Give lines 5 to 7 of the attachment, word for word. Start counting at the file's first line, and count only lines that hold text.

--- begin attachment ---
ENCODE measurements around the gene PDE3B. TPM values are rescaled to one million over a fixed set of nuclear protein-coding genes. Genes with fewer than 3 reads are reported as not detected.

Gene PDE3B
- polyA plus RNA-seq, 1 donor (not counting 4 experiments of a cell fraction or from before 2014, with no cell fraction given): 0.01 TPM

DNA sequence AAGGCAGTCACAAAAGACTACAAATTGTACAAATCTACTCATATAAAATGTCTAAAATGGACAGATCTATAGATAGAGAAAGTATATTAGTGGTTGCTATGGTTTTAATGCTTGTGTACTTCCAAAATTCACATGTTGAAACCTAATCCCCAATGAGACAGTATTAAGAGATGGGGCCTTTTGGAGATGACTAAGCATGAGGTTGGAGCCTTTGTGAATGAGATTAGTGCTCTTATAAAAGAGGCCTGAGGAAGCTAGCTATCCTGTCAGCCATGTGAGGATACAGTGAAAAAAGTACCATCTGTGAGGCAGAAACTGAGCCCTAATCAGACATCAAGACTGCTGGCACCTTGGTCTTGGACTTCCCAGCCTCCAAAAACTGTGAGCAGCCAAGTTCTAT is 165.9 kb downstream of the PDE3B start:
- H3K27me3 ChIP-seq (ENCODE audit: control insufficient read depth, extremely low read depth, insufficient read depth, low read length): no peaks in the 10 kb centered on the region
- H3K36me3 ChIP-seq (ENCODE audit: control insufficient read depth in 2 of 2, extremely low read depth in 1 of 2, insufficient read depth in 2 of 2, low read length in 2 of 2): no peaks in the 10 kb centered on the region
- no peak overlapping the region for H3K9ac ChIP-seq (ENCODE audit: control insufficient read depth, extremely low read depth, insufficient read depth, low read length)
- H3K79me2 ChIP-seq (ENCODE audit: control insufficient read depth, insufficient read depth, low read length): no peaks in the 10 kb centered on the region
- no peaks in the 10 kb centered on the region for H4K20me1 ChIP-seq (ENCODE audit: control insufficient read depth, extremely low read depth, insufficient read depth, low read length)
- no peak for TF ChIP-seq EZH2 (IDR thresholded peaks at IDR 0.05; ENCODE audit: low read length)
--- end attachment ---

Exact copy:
- H3K27me3 ChIP-seq (ENCODE audit: control insufficient read depth, extremely low read depth, insufficient read depth, low read length): no peaks in the 10 kb centered on the region
- H3K36me3 ChIP-seq (ENCODE audit: control insufficient read depth in 2 of 2, extremely low read depth in 1 of 2, insufficient read depth in 2 of 2, low read length in 2 of 2): no peaks in the 10 kb centered on the region
- no peak overlapping the region for H3K9ac ChIP-seq (ENCODE audit: control insufficient read depth, extremely low read depth, insufficient read depth, low read length)